Lots of steps… still more to be done as regards the finishing process!

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On the drawing board

It’s been a busy few days…. 

Working through the idea of women as trees (or trees as women, depending on your sympathies) a bit further yielded a plethora of results, some of which are worth sharing.

The first is “Windswept” (18×10, wholecloth pen and ink on cotton with fabric paints). I haven’t embellished this at all in any way, as I’m still mulling it over.

 

A few sketches resulted in the following, which I’m temporarily calling “Supplication” (18×10, wholecloth pen and ink on cotton with fabric paints. Embellished with copper foil.), although the feeling of it to me is more along the lines of a being firmly rooted and being yanked unwillingly in a particular direction.  

 

This next one is slightly smaller than the others at 12×7 inches and is the most “feminine” of the lot. It was intended to represent flexibility while remaining rooted and firm. “Persistence” is its title thus far (of course, all these are subject to change with the final results).

This is one of my favourite pieces of this series. I started with a sketch of a recumbant woman’s basic figure and the translation onto fabric took on a life of its own, writhing and twisting its branches all over the place. So it’s called “Writhing”, for obvious reasons. (18×10 wholecloth pen and ink on cotton with fabric paints. Embellished with silver foil.)

These last two are actually only 6×4 inches each and are just little studies I did to work out a couple of angles. They turned out so nicely, that I finished them, too. The first is foiled, the second isn’t, according to their individual needs. They’re not intentionally representative of women.

Not a bad bit of work for a couple of days, eh?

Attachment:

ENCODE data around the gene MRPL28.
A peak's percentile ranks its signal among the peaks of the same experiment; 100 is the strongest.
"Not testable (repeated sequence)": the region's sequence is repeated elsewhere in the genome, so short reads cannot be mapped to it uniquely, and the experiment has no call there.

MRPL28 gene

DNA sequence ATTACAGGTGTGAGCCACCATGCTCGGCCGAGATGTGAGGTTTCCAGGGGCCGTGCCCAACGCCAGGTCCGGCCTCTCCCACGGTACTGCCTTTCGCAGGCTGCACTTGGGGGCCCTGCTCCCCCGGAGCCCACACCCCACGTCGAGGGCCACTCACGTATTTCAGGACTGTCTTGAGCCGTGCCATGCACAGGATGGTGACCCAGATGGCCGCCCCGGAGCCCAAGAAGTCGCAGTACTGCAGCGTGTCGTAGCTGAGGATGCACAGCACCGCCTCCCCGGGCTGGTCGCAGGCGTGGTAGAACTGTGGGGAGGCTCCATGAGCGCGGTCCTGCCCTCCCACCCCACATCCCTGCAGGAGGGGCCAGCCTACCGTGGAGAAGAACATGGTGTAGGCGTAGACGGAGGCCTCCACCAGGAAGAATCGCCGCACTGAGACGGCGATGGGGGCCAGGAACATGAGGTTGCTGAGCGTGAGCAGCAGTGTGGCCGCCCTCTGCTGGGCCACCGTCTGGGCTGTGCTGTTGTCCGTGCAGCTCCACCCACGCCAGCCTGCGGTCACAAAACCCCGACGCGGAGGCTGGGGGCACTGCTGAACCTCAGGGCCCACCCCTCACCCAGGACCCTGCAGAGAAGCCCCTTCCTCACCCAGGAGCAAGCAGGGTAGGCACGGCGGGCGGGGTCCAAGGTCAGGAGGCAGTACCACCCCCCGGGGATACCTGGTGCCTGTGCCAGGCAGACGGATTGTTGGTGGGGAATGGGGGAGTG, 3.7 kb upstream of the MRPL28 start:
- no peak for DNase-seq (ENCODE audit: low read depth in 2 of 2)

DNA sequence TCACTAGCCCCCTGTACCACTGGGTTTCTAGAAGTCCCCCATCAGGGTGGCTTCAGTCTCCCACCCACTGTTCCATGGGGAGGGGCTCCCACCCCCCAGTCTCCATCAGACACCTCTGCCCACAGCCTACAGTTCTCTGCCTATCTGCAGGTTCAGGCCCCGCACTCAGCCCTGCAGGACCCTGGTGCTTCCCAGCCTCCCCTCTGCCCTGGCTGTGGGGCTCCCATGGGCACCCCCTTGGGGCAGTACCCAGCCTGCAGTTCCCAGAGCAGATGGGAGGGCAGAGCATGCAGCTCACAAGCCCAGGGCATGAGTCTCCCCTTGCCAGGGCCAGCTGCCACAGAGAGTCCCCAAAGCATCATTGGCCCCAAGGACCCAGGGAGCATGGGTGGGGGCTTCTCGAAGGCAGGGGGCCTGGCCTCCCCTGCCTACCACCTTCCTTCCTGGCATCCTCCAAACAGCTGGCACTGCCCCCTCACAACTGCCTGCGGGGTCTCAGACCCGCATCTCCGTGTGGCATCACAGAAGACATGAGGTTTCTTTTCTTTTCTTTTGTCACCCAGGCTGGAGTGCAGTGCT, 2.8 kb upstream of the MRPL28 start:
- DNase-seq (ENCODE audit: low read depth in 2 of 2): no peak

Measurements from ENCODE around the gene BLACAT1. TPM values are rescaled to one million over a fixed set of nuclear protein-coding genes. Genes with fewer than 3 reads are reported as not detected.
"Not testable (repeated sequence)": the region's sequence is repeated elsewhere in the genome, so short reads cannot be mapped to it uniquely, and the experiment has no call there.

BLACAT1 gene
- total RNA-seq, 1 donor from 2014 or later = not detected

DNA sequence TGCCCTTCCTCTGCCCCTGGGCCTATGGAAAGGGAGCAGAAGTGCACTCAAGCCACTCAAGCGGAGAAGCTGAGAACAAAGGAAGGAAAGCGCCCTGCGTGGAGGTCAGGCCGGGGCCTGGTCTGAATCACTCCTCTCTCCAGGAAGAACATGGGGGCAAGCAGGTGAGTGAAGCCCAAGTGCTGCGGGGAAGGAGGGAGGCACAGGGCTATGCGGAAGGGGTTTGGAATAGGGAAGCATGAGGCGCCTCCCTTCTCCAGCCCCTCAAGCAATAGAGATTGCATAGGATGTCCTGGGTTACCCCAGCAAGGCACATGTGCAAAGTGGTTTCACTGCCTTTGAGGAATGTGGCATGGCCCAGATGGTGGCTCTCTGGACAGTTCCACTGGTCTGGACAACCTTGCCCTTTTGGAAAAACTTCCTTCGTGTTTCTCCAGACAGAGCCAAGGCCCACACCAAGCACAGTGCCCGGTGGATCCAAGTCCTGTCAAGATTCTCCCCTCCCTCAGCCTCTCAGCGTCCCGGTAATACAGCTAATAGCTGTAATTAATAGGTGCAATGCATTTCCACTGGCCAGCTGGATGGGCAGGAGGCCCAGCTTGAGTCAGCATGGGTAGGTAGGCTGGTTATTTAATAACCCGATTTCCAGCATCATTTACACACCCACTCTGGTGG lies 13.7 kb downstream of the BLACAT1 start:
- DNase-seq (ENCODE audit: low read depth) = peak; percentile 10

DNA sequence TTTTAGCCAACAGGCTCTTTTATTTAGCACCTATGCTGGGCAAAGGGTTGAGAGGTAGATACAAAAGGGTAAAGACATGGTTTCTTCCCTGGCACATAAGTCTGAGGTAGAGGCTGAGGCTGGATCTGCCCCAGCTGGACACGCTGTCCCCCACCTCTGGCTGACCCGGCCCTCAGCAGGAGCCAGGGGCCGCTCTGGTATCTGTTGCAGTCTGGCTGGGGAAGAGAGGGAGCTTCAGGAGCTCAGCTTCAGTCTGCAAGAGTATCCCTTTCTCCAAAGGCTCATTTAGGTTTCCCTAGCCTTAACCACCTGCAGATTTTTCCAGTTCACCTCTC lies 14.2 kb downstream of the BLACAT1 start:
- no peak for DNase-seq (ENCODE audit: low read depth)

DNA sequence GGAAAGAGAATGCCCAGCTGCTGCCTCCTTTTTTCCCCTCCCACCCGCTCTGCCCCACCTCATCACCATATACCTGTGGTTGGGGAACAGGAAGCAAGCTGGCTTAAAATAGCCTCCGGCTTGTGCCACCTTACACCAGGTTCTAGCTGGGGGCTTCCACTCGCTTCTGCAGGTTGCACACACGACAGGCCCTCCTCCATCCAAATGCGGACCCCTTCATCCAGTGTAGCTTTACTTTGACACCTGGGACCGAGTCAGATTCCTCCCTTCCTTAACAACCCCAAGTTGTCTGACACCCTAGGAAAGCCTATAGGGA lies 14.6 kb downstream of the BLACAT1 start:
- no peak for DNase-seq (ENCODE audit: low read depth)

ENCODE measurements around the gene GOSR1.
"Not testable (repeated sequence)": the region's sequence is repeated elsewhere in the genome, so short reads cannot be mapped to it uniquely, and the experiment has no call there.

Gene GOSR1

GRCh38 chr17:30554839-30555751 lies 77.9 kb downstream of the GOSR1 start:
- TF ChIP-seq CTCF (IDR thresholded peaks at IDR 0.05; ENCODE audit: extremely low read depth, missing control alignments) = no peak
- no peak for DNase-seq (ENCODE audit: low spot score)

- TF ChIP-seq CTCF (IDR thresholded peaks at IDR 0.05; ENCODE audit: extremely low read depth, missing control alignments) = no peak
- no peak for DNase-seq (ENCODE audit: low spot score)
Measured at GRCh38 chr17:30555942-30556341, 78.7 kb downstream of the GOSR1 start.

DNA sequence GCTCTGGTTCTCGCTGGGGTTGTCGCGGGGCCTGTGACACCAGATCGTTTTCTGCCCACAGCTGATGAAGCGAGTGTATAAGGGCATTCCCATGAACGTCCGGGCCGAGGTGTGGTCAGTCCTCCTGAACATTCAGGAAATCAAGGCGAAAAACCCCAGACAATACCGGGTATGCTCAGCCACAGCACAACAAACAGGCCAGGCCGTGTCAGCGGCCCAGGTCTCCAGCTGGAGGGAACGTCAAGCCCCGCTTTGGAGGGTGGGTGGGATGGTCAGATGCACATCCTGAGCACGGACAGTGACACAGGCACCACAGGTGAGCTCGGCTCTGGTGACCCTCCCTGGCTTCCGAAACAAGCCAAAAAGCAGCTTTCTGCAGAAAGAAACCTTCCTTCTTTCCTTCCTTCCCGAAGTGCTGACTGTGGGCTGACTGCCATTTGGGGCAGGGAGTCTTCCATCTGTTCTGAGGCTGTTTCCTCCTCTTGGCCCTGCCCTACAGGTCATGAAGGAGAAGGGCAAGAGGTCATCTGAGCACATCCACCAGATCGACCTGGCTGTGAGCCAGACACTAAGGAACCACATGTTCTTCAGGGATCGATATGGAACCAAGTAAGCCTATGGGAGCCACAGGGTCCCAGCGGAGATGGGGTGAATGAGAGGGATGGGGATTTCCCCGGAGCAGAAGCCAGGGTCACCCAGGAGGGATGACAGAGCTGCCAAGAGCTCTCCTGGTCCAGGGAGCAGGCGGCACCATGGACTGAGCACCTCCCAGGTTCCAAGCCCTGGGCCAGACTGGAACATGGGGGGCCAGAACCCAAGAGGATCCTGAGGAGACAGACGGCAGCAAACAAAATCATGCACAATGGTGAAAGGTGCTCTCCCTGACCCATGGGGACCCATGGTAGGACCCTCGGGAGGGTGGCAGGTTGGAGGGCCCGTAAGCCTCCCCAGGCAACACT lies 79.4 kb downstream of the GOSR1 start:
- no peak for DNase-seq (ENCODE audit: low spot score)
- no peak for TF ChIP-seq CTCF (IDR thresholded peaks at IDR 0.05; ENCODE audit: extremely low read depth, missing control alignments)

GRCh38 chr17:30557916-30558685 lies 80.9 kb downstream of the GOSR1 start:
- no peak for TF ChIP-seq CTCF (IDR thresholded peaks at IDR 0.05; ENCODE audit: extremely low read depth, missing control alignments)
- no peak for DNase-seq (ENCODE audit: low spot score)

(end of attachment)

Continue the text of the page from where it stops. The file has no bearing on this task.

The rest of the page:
Now to let the glue thoroughly harden and dry and then to mount them on cotton and stretch, matte and frame them…  

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I’ve been working on a couple of fabric books, trying to hammer out the content both in terms of text and images. Not much point in making a book if you have no content! Having completed that planning stage for three books, I’m now started in on actually constructing and creating them. Today’s exercise included working a bit on some of the pages of the hiking-themed book, as well as practicing and doing the foiling on the covers. Here’s a glimpse of the cover with nothing but the silver foiling:

 

Whether to do the foiling first or last is a subject of debate amongst fibre artists, but largely it depends on what else you intend to do to the cover. Excessive handling can wear the foil off, as can running it under and iron or sewing machine. Since I know what else is going to be done to this piece, I can do the foil early and leave it to dry completely while I do another section fo the book.

I used Jones Tones plexi glue as the foil base and I have to say that I love working with that stuff! The bottles it comes in are great, too – wonderful fine tip for applying glue carefully.

While doing some of the foiling on the book cover, I took the opportunity to apply some to a small (8×8 inch) piece I’ve been working on for Abstract-Challenge. The theme was “winter”, so I started with a pen and ink drawing on fabric of a denuded tree, twisting it a bit and stretching it to look somewhat like a woman. I then painted it with various fabric paints, applied painted fusible to the branches in spots to give the appearance of withered leaves and foiled in streaks of silver. Still have some work left to do on it, but it’s shaping up nicely.